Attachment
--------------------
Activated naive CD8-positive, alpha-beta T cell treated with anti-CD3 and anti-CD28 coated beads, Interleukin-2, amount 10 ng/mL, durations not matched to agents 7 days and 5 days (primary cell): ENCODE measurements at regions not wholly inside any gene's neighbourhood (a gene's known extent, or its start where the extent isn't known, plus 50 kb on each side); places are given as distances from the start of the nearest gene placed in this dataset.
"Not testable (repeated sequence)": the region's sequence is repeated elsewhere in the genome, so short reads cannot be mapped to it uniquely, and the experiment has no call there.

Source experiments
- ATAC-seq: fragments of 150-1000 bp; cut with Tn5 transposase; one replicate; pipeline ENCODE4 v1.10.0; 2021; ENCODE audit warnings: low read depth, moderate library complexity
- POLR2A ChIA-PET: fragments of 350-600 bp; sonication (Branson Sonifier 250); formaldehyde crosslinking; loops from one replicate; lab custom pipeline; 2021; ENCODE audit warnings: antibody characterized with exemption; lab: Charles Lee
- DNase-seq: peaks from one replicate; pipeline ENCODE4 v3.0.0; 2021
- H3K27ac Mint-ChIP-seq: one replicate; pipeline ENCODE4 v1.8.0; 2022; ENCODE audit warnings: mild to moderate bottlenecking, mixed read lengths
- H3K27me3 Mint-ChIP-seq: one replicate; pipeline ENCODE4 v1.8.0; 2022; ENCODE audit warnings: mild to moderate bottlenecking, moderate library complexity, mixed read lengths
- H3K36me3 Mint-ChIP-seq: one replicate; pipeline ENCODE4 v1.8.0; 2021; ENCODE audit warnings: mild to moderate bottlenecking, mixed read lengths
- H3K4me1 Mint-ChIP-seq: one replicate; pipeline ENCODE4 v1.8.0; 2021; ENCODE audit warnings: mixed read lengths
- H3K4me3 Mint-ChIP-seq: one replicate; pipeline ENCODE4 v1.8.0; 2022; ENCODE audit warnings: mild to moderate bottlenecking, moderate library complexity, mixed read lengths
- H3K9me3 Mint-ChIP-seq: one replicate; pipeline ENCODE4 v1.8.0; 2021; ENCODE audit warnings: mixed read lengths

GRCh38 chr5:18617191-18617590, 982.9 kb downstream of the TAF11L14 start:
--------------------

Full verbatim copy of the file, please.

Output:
Activated naive CD8-positive, alpha-beta T cell treated with anti-CD3 and anti-CD28 coated beads, Interleukin-2, amount 10 ng/mL, durations not matched to agents 7 days and 5 days (primary cell): ENCODE measurements at regions not wholly inside any gene's neighbourhood (a gene's known extent, or its start where the extent isn't known, plus 50 kb on each side); places are given as distances from the start of the nearest gene placed in this dataset.
"Not testable (repeated sequence)": the region's sequence is repeated elsewhere in the genome, so short reads cannot be mapped to it uniquely, and the experiment has no call there.

Source experiments
- ATAC-seq: fragments of 150-1000 bp; cut with Tn5 transposase; one replicate; pipeline ENCODE4 v1.10.0; 2021; ENCODE audit warnings: low read depth, moderate library complexity
- POLR2A ChIA-PET: fragments of 350-600 bp; sonication (Branson Sonifier 250); formaldehyde crosslinking; loops from one replicate; lab custom pipeline; 2021; ENCODE audit warnings: antibody characterized with exemption; lab: Charles Lee
- DNase-seq: peaks from one replicate; pipeline ENCODE4 v3.0.0; 2021
- H3K27ac Mint-ChIP-seq: one replicate; pipeline ENCODE4 v1.8.0; 2022; ENCODE audit warnings: mild to moderate bottlenecking, mixed read lengths
- H3K27me3 Mint-ChIP-seq: one replicate; pipeline ENCODE4 v1.8.0; 2022; ENCODE audit warnings: mild to moderate bottlenecking, moderate library complexity, mixed read lengths
- H3K36me3 Mint-ChIP-seq: one replicate; pipeline ENCODE4 v1.8.0; 2021; ENCODE audit warnings: mild to moderate bottlenecking, mixed read lengths
- H3K4me1 Mint-ChIP-seq: one replicate; pipeline ENCODE4 v1.8.0; 2021; ENCODE audit warnings: mixed read lengths
- H3K4me3 Mint-ChIP-seq: one replicate; pipeline ENCODE4 v1.8.0; 2022; ENCODE audit warnings: mild to moderate bottlenecking, moderate library complexity, mixed read lengths
- H3K9me3 Mint-ChIP-seq: one replicate; pipeline ENCODE4 v1.8.0; 2021; ENCODE audit warnings: mixed read lengths

GRCh38 chr5:18617191-18617590, 982.9 kb downstream of the TAF11L14 start: